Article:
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Consider the Arzela's Dominated Convergence Theorem for Riemann integrals:

Take a function $f_n$ defined on a bounded and closed interval $[a,b]$ and Riemann integrable on $[a,b]$ $\forall n \in \mathbb{N}$. Let $|f_n(x)|\leq M$ with $M>0$ $\forall x \in [a,b]$. Let $\lim_{n\rightarrow \infty}f_n(x)=f(x)$ $\forall x \in [a,b]$ with $f$ Riemann integrable on $[a,b]$. Then, $$ \lim_{n\rightarrow \infty}\int_a^b |f_n(x)-f(x)|dx=0 $$

Question: Is there a version of this theorem for improper integrals? Specifically, I am looking for something like

Take a function $h_n$ with domain $(-\infty, \infty)$ and Riemann integrable on $(-\infty, \infty)$$^{(*)}$ $\forall n \in \mathbb{N}$. Let $|h_n(x)|\leq M$ with $M>0$ $\forall x \in (-\infty, \infty)$. Let $\lim_{n\rightarrow \infty}h_n(x)=h(x)$ $\forall x \in (-\infty, \infty)$ with $h$ Riemann integrable on $(-\infty, \infty)$. Then, $$ \lim_{n\rightarrow \infty}\int_{-\infty}^{\infty} |h_n(x)-h(x)|dx=0 $$

(*)$\lim_{x\rightarrow -\infty} \int_{x}^ah_n(t)dt+\lim_{x\rightarrow \infty} \int_{a}^xh_n(t)dt$ exists and is finite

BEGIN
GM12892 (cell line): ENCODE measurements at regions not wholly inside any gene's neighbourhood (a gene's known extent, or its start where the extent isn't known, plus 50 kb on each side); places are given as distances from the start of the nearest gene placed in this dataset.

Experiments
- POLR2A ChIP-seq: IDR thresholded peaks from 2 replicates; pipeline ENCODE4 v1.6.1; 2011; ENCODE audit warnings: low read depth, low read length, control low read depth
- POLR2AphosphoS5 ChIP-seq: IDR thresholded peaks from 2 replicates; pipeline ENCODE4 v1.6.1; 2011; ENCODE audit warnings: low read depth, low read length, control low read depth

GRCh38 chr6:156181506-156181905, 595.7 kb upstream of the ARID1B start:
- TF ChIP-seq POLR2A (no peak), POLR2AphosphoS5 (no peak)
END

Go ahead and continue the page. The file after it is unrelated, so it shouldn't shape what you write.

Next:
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No. Let $h_n$ be the characteristic function of the interval $[n,n+1]$. For each $n\in\Bbb N$, $h_n$ is uniformly bounded, Riemman integrable and $\lim_{n\to\infty}h_n(x)=0$ for all $x\in\Bbb R$, but $$ \lim_{n\to\infty}\int_{\Bbb R}h_n(x)\,dx=1\ne0. $$ If you do not like the fact that the $h_n$ are discontinuous, it is easy to modify the example to make the $h_n$ continuous, even smooth.

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  • $\begingroup$ Thank you professor. Do you know about existence of any dominated convergence theorem for improper Riemann integrals (maybe with stronger conditions of the ones I suggested in my question)? $\endgroup$ – TEX Apr 25 '18 at 16:09
  • $\begingroup$ For proper Riemann integrals, the condition of uniform boundless implies that there is an integrable majorant, so that it is a particular case of the Dominated Convergence Theorem. For improper integrals, uniform convergence of $h_n$ to $h$ should be enough. Of course, the existence of an integrable function $g$ such that $|h_n(x)|\le g(x)$ would imply the result, but I am not sure it can be proved only with the techniques of Riemann integrals, without recourse to measure theory. $\endgroup$ – Julián Aguirre Apr 25 '18 at 16:21
  • $\begingroup$ Ok, thanks professor. For the second part of your comment ("Of course, the existence of an integrable function $g$ such that ..."), this document here noncommutativeanalysis.wordpress.com/2014/05/11/… (Theorem 2 at the end) may provide a proof. Even though, it seems just for positive functions? $\endgroup$ – TEX Apr 25 '18 at 16:23

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